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By Stewart Rooks, Grant County Farm and Livestock Bureau president
The WildEarth Guardians and their elitist, radical members have struck another blow against hard-working, rural New Mexicans. As a result of their lawsuit against the US Fish and Wildlife Service and the US Forest Service, a judge in Arizona declared that all National Forests in New Mexico, and the Tonto Forest in Arizona, are closed to any type of timber management. This includes collecting wood for personal use such as heating your home, thinning projects that reduce fire risks, and harvesting of timber for commercial use. Why? Why are we eliminating an affordable fuel source for the poor and sacrificing our timber industry that is already struggling from previous lawsuits? So that the status of the Mexican Spotted Owl population can be determined.
New Mexico (September 25, 2019) — The New Mexico Business Coalition (NMBC) announced today that it is calling on New Mexico’s Congressional delegation to protect New Mexican’s who depend on wood for heat and to defend New Mexico forestry related jobs.
NMBC President Carla Sonntag said, “The lawsuit filed by Wild Earth Guardians in Arizona based on concerns over ‘inadequate tabulation and monitoring’ of the Mexican Spotted Owl has resulted in the U.S. Forest Service taking drastic action that will harm New Mexicans. The result, ‘Immediately suspending issuance and implementation of active and new commercial and personal-use forest product permits.’ This overreaction to a broadly worded lawsuit stops all forest management activities across the Lincoln, Santa Fe, Cibola, Carson, and Gila national forests across New Mexico. Many New Mexicans rely on wood to heat their homes and winter is right around the corner.”
By Gavin Clarkson
LAS CRUCES, NM- A former law professor running for U.S. Senate in New Mexico is suggesting that both Biden and Obama could be subject to retroactive impeachment according to the standard House Democrats are now applying to President Trump.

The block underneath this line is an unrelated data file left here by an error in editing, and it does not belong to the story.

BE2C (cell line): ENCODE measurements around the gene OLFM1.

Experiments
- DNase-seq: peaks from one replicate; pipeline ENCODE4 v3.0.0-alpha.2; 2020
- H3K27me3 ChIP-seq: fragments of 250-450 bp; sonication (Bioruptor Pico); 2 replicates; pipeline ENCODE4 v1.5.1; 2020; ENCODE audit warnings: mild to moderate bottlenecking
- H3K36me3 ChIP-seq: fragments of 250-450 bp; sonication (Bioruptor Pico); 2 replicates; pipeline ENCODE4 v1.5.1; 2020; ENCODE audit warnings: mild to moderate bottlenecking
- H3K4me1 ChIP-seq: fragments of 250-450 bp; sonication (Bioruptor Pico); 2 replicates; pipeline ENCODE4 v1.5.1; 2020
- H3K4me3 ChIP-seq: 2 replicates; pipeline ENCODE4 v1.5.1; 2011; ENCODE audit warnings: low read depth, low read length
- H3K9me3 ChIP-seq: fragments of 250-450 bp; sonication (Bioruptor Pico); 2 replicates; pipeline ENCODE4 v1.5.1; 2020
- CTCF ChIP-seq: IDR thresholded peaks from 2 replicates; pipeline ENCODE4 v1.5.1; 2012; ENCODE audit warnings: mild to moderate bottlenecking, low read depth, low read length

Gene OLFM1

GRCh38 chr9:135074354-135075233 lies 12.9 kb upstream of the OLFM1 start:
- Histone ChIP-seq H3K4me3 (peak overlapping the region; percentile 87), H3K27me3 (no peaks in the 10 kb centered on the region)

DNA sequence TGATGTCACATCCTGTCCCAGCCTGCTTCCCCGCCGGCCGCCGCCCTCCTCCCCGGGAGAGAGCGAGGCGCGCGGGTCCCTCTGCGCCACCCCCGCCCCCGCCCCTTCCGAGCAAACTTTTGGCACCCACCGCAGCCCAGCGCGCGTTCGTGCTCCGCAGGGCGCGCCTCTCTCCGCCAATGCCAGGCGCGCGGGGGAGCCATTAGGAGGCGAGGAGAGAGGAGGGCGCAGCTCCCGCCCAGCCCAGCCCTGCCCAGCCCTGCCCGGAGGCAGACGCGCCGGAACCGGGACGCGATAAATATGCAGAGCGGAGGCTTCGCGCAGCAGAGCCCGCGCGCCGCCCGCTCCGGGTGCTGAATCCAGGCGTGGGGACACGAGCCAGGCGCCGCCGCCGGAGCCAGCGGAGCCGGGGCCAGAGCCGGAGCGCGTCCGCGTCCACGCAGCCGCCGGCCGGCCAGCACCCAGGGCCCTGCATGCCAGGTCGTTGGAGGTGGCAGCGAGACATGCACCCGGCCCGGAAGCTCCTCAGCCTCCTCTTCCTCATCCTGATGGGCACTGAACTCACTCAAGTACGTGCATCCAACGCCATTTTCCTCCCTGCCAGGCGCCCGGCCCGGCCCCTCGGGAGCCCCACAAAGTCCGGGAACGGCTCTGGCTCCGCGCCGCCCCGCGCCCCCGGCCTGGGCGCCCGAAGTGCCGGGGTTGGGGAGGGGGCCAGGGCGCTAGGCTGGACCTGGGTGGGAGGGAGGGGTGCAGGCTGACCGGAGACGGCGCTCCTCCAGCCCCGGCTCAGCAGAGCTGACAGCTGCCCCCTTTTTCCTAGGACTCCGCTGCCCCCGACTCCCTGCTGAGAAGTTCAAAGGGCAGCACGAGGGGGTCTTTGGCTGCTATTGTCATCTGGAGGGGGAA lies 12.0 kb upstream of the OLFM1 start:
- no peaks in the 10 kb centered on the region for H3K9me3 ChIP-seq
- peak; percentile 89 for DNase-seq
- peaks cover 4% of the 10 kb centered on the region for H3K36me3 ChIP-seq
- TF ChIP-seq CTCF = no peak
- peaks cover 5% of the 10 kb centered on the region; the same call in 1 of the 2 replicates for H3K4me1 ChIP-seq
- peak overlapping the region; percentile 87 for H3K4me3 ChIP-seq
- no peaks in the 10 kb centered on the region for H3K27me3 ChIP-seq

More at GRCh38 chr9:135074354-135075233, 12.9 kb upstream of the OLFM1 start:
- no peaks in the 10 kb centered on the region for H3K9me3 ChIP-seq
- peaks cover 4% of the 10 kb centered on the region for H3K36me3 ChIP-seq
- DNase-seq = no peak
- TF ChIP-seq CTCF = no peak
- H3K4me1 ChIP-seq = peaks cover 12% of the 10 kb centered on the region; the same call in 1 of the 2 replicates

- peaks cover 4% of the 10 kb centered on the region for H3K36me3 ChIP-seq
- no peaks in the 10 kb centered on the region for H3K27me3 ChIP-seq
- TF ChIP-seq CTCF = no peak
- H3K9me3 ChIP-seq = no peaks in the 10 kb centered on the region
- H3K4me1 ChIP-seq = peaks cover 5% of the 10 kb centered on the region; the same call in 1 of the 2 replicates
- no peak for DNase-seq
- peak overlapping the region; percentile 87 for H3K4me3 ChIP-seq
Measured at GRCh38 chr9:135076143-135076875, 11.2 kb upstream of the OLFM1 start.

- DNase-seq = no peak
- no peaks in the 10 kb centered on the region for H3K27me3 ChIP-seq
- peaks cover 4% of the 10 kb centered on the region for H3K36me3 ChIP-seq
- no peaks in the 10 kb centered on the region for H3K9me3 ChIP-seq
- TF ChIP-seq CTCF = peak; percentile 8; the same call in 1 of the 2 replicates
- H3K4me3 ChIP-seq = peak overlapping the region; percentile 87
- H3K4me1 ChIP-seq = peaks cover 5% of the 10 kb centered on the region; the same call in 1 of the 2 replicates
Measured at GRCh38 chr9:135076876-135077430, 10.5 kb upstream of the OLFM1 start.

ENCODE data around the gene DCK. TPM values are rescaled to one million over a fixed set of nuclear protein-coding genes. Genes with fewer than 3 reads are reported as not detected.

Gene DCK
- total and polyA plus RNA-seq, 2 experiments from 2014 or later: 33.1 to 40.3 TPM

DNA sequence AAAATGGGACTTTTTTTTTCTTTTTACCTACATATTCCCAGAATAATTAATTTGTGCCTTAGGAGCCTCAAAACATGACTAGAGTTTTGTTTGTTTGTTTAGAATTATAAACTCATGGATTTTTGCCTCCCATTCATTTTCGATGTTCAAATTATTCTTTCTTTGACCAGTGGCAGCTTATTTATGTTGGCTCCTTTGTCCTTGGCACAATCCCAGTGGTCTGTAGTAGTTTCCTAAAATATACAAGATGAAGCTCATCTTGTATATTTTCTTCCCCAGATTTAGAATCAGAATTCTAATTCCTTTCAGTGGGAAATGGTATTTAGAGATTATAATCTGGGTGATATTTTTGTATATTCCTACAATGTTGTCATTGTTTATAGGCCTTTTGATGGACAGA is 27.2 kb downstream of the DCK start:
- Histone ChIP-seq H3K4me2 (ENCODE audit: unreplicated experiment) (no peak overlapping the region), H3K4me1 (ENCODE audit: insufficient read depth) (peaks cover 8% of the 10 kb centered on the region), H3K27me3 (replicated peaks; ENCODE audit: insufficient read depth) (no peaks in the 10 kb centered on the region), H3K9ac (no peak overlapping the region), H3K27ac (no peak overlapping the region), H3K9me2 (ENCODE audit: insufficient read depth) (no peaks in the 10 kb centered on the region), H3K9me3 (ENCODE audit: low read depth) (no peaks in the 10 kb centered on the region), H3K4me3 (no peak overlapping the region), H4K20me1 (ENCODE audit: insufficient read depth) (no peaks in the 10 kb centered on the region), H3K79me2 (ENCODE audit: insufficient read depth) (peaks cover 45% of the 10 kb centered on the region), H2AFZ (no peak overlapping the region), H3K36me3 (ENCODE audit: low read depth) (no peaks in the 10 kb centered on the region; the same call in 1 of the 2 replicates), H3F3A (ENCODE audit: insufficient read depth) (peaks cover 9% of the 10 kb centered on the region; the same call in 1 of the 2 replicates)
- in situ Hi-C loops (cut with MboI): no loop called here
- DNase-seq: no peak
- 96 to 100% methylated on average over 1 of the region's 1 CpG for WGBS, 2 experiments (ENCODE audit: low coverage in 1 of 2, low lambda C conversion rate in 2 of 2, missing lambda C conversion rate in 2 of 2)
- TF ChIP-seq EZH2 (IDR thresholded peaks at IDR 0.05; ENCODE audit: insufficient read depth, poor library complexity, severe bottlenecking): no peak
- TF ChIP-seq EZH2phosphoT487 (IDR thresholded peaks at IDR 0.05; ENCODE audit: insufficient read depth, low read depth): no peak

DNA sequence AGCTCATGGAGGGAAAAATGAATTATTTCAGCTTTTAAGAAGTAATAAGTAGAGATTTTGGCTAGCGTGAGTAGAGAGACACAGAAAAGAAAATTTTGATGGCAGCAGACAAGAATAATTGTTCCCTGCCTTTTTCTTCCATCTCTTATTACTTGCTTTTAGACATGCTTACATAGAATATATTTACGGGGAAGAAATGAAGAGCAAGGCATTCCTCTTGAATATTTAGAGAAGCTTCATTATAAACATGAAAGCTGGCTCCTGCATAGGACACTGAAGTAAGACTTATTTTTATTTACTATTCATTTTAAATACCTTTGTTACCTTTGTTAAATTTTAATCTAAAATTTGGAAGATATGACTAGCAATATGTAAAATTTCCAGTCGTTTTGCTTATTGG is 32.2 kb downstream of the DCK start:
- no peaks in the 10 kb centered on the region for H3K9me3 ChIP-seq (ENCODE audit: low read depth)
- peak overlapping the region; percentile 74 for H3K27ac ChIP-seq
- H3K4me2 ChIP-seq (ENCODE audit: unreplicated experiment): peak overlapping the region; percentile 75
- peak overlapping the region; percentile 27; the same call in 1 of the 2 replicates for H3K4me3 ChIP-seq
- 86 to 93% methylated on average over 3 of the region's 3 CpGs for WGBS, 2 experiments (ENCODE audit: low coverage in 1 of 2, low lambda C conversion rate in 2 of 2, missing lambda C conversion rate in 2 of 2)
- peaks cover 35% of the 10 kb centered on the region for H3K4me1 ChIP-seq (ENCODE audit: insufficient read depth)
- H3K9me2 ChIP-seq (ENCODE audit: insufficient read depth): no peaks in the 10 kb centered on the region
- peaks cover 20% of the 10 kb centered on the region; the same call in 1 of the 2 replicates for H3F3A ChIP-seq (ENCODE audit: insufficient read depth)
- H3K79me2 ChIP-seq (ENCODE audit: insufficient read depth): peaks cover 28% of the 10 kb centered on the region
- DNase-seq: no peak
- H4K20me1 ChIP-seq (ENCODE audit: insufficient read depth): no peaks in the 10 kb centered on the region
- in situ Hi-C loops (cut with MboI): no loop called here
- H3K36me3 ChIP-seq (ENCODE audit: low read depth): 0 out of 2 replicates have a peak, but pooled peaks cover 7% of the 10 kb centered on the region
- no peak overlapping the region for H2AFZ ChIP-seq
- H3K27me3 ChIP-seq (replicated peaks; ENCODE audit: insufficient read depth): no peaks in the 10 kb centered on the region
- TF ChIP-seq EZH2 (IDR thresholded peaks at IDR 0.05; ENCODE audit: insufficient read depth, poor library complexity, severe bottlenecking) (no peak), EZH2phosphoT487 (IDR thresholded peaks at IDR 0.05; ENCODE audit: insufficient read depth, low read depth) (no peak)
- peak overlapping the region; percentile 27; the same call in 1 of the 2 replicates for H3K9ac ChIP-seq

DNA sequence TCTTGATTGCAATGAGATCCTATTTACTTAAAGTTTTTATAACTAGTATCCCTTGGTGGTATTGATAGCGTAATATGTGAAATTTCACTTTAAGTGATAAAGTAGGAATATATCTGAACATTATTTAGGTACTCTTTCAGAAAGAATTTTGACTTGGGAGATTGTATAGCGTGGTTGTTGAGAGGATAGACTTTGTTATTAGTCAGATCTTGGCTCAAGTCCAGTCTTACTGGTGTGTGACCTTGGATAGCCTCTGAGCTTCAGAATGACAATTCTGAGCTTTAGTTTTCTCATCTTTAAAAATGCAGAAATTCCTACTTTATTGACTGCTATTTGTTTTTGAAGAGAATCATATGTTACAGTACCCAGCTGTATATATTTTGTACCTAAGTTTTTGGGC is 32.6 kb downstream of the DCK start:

“The House can impeach and the Senate can convict someone even after they leave office,” Clarkson argues, “with the penalty being a permanent ban from holding future office. The trial of War Secretary William Belknap clearly established a precedent that Congress retains impeachment jurisdiction over former officials, as did the 1797 impeachment trial of Tennessee Senator William Blount, which proceeded even after he was expelled by his fellow senators.”
By Yvette Herrell
President Trump is keeping his pledge on border security – despite the Democrats’ obstruction campaign, the new border wall is coming to New Mexico.
Construction crews have already begun reinforcing a 46-mile stretch of the border to protect our state from the growing threat of illegal immigration. For all intents and purposes, this is actually a brand new stretch of border wall, because the old barrier did practically nothing to stop people from crossing the border into New Mexico illegally, as demonstrated in a video clip from 2005 that shows illegal immigrants swarming over it with ease.
Here's an example of the chasm between the two ethnic groups in Silver City:
Last night Raymond Caballero spoke at Miller Library about his new book, McCarthyism vs. Clinton Jencks, just published by the University of Oklahoma Press. During the discussion period, I asked him whether the Empire Zinc strike would have happened without Clinton Jencks. Caballero gave a noncommittal answer; it's one of those hypothetical historical questions that nobody can be too sure about.
On Friday, September 20, I will be joining millions of youth and adults who are striking to demand action on the climate crisis. I’ve read the dire reports and the risks for too long. In addition to melting glaciers, amplified hurricanes, and losing the Great Barrier Reef, our beloved Gila National Forest is seriously threatened to lose the vast majority of its coniferous forest from Spruce-Fir to Juniper Woodlands in only a few decades time.
By Paul J. Gessing
Budget analysts in New Mexico expect the Legislature will have an incredible $907 million of so-called “new money” when they convene in January. A vast majority of that money comes from the boom in oil and gas production in the Permian Basin.
With nearly $8 billion available in 2020, the general fund budget will be up nearly 27% over just two years. Even fans of bigger government have to be concerned about the rapid rate of government expansion in such a short period of time.
BY ROXANNE MITCHELL, ALYSHA WAGLEY AND SAMANTHA NELSON / N.M. TEACHERS AND CO-FOUNDERS, EDUCATORS ELEVATING NEW MEXICO
Sunday, September 1, 2019 at 12:02am
As dedicated teachers in New Mexico’s rural communities, we’ve often been discouraged by politicians wildly swinging the education pendulum at our students’ expense. Talk to other teachers with over 10 years of experience and they will tell stories of oft-switched policies that don’t fully consider the impact on classrooms.
This time around, we as teacher leaders begged for a smooth transition between administrations.
The past nine months have been the most unstable of our careers.
Check out a new column that will talk about the town of Silver City and its news and services.
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